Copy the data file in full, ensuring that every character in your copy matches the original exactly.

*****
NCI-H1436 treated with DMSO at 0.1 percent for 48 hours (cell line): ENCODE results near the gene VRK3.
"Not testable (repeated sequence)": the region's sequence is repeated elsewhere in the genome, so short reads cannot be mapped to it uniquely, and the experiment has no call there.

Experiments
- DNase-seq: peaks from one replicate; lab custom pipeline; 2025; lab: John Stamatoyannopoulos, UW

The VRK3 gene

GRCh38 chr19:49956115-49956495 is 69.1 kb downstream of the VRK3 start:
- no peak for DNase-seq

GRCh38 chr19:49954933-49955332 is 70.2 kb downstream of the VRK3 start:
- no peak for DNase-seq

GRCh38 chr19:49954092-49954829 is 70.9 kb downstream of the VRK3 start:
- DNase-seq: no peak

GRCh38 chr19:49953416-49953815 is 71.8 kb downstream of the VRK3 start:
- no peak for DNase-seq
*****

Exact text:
NCI-H1436 treated with DMSO at 0.1 percent for 48 hours (cell line): ENCODE results near the gene VRK3.
"Not testable (repeated sequence)": the region's sequence is repeated elsewhere in the genome, so short reads cannot be mapped to it uniquely, and the experiment has no call there.

Experiments
- DNase-seq: peaks from one replicate; lab custom pipeline; 2025; lab: John Stamatoyannopoulos, UW

The VRK3 gene

GRCh38 chr19:49956115-49956495 is 69.1 kb downstream of the VRK3 start:
- no peak for DNase-seq

GRCh38 chr19:49954933-49955332 is 70.2 kb downstream of the VRK3 start:
- no peak for DNase-seq

GRCh38 chr19:49954092-49954829 is 70.9 kb downstream of the VRK3 start:
- DNase-seq: no peak

GRCh38 chr19:49953416-49953815 is 71.8 kb downstream of the VRK3 start:
- no peak for DNase-seq